Clash meets the pop teen with the world at his feet...

“I want people to get to know who I am and where I came from,” Aaron Frederick Junior, aka AJ, Mitchell tells Clash from backstage at the Camden Assembly. “Because I've never really talked about my life, my journey.”

The 18-year-old American singer-songwriter has just finished up soundcheck at the London venue ahead of his first-ever UK gig and is giving the lowdown on his forthcoming debut album ‘Skyview’ - named after a movie drive-in in his hometown, Belleville, Illinois, no less - due out early this year.

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He’s visibly stoked for his first performance on British soil - and not just because he’s actually allowed to booze over here. Despite having racked up hundreds of millions of streams across his singles and EP tracks online, his success feels “super surreal, because it’s just a number. It’s nothing attainable you know, so it can be weird.” The chance to perform live and connect with his ever-growing international fanbase “makes it more real. Especially when you hear everyone singing back the lyrics; it’s the best feeling in the world.”

It’s been little short of a meteoric rise for the teenage artist - and one he in some respects is still catching up with. “I remember when I was younger and I got a hundred views and that was crazy,” he says, speaking fondly of the “musical household” that nurtured a songwriting impulse from as young as four - his dad writing songs on their piano, him singing harmonies with his sisters - and of the artists that shaped him via endless listens to his mum’s iPod.

There were eras of Stevie Wonder, Kiss and Aretha Franklin, a Beatles obsession, then Bruno Mars before a “rap phase”: “I loved Lil Wayne and Eminem.” It’s all these influences that coalesce into his lyrically-mature songwriting, which hits that sweet spot between pop and R&B.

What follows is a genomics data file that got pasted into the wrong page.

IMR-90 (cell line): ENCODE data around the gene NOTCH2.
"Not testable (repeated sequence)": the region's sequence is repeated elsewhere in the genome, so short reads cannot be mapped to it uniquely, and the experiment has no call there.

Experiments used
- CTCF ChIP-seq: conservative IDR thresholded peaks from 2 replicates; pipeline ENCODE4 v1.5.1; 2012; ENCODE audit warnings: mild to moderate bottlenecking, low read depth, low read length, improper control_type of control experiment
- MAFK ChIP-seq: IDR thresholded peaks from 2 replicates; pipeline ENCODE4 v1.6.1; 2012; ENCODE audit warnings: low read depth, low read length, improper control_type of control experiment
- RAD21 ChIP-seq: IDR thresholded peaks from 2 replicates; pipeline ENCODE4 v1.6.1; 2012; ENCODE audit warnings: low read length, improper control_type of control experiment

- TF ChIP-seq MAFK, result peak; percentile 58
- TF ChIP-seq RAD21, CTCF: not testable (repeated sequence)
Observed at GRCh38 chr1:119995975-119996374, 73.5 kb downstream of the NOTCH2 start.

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It’s also only recently he’s even found enough confidence to perform. He shares how he was formerly painfully shy, hiding his first music creations from his friends before some low key gigs in bars and cafés, and finally starting to post them online. The big step change came with track ‘Used To Be’, written when he was just 13, which subsequently went viral on YouTube.

“I was really going through it at the time. I got out of a relationship with this girl who I guess wasn’t the girl she used to be,” he explains. “I remember I went home and started playing the piano and writing the song. It was like therapy for me, to put it all in words.”

If all that sounds rather profound for the musings of a barely-adolescent, there are parallel levels of maturity in his other reflections. His smalltown beginnings are front and centre thematically in the new album. And while they’re celebrated - such as in the title of the album and setting of his shot-in-one-take marching-band-backed ‘Unstoppable’ video - he isn’t overly sentimental about the reality of life for young people there.

“I love where I came from. But I saw a lot of things there, like one of my best friends ended up joining a gang, a lot of my friends were getting into drugs, some were getting pregnant at only 18. So seeing all that was like, ‘Okay, I want to do something with my life. I want to get out of this place.’”